Among the many things I didn’t know about the human body is that tiny calcium crystals in the inner ear can fall out of their pouch and into a canal where they roll around and make the brain think the head is moving—in my case, moving like that of the girl in The Exorcist.

Because age is a factor in these “rock slides” and I may have other episodes, I’m armed with coping strategies like closing one eye, getting to the floor or ground as fast as I can, and taking precautions like going downstairs on my butt—not something I want to do in public. I’m also armed with medication to reduce nausea and an exercise/maneuver to try to move the rocks back where they belong.

The condition isn’t serious—at least not anywhere near as serious as the conditions I diagnosed myself with. Those few seconds of vertigo weren’t a near-death experience, but they made me think about THE END and how unexpected and terrifying it might be.

I got up the next morning making all the usual vows—be a kinder person, have more patience, don’t be as snarky and sarcastic, control my temper, and don’t waste time that could be spent writing. No more games of solitaire, no more rearranging the contents of the desk, no more (or at least fewer) trips to the kitchen in search of snacks.

And next time Mike says we should go to the urgent care center, I won’t argue and I won’t stop off at home to check the Internet. To play off an old saying, “She who diagnoses herself has a fool for a patient.”

Thursday, October 18, 2012

BARK-COUNTER BARK





Take it or Leaf It
 
By Bubba and Max
 
Bubba: Hey, squirrel brain, warm up your pipes, Dad got something new we’re not supposed to bark at.

Max: Cool! What? A cat? A possum? Another vacuum cleaner?

Bubba: No, but you’re getting warm. It’s a leaf blower.

Max: A whatcher-whooser?

Bubba: A leaf blower. It’s a machine that blows leaves.

Max: He doesn’t need a machine, the wind does that.

Bubba: Yeah, but—

Max: And they go all into the street and over to the neighbor’s yard and then Mom doesn’t have to rake them.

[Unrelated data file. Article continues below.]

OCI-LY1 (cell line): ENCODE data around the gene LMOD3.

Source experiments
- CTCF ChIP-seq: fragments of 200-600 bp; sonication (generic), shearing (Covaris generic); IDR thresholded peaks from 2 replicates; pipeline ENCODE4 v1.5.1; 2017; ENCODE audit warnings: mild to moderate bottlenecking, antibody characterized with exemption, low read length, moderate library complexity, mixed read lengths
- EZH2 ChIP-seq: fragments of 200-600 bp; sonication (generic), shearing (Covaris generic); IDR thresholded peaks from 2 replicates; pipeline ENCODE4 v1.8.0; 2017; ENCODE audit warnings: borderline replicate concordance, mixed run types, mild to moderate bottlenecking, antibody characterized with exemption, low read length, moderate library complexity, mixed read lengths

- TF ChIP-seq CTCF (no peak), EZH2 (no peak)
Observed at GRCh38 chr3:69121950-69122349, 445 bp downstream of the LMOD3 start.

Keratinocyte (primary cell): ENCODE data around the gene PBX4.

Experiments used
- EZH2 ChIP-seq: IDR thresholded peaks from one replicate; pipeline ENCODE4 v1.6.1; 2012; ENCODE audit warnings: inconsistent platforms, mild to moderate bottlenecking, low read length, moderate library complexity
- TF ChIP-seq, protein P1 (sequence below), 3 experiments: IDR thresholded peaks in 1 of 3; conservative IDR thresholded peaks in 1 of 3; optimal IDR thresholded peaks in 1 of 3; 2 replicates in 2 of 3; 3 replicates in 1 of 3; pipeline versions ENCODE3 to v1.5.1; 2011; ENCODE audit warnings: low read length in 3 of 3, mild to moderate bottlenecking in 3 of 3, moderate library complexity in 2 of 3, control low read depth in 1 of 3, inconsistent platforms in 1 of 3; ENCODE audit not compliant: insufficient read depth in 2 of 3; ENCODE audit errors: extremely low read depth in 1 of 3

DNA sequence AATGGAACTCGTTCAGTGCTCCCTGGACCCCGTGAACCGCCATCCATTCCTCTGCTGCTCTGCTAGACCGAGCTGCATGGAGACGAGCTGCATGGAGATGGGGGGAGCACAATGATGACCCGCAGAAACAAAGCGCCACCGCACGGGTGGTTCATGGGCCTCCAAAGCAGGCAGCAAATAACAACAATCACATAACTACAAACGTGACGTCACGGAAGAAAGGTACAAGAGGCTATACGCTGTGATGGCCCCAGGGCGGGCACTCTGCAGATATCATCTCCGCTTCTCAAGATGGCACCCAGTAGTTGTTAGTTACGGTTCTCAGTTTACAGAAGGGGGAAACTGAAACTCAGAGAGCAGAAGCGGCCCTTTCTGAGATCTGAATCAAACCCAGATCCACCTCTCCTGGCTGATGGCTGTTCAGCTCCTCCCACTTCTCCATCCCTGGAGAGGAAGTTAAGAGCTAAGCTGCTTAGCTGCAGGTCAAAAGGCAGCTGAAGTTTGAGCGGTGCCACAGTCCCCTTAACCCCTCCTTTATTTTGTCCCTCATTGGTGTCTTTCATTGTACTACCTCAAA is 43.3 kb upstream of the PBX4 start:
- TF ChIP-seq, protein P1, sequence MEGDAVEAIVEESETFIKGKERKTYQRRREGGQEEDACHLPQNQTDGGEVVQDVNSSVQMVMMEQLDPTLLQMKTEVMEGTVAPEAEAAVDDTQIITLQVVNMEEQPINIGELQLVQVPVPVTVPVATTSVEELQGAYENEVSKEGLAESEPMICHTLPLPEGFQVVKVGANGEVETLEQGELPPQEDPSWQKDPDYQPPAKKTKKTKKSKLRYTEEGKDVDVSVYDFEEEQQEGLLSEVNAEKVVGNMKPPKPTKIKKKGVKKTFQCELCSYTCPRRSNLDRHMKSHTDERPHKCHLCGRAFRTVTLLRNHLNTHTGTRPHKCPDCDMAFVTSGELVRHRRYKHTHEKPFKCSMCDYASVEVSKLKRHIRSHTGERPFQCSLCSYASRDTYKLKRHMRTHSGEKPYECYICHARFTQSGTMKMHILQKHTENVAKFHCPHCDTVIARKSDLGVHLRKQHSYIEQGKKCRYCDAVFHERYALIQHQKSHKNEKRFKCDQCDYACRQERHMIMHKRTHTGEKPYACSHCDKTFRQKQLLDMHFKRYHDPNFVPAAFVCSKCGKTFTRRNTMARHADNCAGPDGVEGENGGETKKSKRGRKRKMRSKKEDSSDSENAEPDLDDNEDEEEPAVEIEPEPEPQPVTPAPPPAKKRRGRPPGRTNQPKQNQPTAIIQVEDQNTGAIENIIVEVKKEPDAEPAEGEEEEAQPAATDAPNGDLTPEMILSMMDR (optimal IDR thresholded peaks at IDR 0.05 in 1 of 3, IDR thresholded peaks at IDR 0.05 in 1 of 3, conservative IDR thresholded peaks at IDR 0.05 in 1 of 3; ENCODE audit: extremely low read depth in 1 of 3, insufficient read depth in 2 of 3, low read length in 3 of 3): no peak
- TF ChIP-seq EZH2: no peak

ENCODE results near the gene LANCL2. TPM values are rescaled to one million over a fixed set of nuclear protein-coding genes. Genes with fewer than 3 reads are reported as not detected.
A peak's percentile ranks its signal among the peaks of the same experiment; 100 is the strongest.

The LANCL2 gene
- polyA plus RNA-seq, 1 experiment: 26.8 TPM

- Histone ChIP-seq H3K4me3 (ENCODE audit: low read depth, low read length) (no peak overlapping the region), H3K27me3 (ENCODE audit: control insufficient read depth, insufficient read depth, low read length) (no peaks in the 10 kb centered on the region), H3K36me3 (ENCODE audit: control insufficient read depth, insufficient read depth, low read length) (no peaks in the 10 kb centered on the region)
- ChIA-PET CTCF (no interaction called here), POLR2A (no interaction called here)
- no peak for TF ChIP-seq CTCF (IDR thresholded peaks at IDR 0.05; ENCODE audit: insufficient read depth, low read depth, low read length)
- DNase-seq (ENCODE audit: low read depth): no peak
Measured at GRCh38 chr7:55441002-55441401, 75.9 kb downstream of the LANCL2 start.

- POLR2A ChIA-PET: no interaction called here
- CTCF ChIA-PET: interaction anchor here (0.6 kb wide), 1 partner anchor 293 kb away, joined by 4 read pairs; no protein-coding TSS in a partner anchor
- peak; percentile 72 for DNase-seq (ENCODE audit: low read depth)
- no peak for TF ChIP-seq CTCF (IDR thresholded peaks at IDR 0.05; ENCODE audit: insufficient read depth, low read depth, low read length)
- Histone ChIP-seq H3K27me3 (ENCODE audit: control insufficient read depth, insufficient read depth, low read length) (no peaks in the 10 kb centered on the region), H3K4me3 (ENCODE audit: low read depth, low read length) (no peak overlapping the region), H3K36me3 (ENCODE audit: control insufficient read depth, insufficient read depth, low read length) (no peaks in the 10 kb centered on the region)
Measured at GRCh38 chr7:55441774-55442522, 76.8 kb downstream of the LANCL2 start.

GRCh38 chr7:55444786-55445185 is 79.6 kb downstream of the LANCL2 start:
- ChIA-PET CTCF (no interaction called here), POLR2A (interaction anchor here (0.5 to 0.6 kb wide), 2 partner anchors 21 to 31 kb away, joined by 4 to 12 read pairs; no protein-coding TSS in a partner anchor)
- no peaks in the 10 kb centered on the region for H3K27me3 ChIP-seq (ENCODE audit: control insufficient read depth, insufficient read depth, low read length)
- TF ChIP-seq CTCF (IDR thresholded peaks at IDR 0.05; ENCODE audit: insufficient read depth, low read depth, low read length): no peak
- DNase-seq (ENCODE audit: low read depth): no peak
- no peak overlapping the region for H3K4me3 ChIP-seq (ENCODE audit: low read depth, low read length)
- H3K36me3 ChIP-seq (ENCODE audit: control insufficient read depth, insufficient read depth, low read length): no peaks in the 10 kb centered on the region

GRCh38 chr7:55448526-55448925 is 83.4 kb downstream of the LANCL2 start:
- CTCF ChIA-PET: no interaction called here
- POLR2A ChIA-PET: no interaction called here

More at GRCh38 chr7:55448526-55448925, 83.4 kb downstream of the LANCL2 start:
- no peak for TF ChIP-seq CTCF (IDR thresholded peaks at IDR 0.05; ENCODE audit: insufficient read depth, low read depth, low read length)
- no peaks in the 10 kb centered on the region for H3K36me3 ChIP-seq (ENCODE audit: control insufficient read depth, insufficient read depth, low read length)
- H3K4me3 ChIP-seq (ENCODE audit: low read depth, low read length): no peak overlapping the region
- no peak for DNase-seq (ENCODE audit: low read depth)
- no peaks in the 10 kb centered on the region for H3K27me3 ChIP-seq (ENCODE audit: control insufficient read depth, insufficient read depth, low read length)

Bubba: Yeah, but—

Max: And when they’re dry they kind of tumble across the lawn and Titan, that new dinky dog across the street barks at them ’cause he’s kind of dumb and he thinks they’re attacking him.

Bubba: Like you’ve never thought you were being attacked by leaves.

Max: Not this week, I haven’t.

Bubba: (consulting the calendar and placing her paw on a date) So 24 hours ago was last week?

Max: Okay, so maybe I barked at one yesterday. But it was scary. It was big and red.

Bubba: Red?

Max: Well, maybe. It’s fall and it was off the tree, so it musta been red.

Bubba: Or yellow. Or orange. Or brown. But you don’t see colors. You’re a dog.

Max: You sure I’m a dog? Mom says I think I’m the king of the world.

Bubba: (muttering) And one of these days I’m gonna crown you.

Max: Clown? Did you say clown? Want to see me dance in circles? And drool on myself. I’m really good at it.

Bubba: I wish you’d get good at leaving me alone.

Max: Know what else I’m good at?

Bubba: I know it’s not listening or keeping your brain train on the conversational track.

Max: (puts paws over ears while he thinks). Brain. Train. Track. Leaf blower. Yeah! (runs in circles barking) Where is it? Lemmee at it. I’ll bark it right back to the store where they bought it.

Bubba: (waggles paw at him) No, no, no. We’re not supposed to bark at it.

Max: Why not?

Bubba: Dad said so.

Max: Dad? Dad? Dad said so? (falling to the floor in a fit of laughter) He says not to sleep on his feet or on his pillow and I do it all the time. He says to come and I give him that blank stare thing.

Bubba: Something else you're good at.

Max: I practice in the mirror. 

Bubba: Why doesn't that surprise me? So you’re gonna bark at the leaf blower?

Max: You bet. Every time Dad turns it on. (he runs in a tight circle and yips) Just leaf the barking to me. Get it? Leaf? Leave?

Bubba: Yeah. But it’s time for my nap, so pleaf leaf me alone.

Monday, October 8, 2012

FIGHTING THE COMMON COLD



Cold #327

Carolyn J. Rose


When I woke up this morning, I had the weighted-down feeling that signals either it’s time to start a diet or I’m coming down with a cold. My head was clogged and my throat was sore, so I went with choice number two.

 
 By the time I got to the kitchen (estimated distance: 20 feet), the first sneeze rocked me back on my heels and I made a lunge for the box of tissues on top of the refrigerator. (You may think that’s an odd spot but, trust me, not a day passes that I don’t grab for that box after peeling onions, chopping jalapenos, grinding pepper, or running the duster across the blades of the ceiling fan. Okay, I admit, I haven’t done that last bit for months, but it has happened.)

A cup of scalding coffee made my throat feel marginally better and being upright took care of some of the head clog so, still sneezing, I headed for my office to do a little research.

When I was younger, someone told me there were several hundred cold viruses. For years I believed that if I continued to catch colds at an average rate of five a year, there might come a time when I would have caught them all.

Well, that bit of wisdom was WRONG.

At least according to the Internet.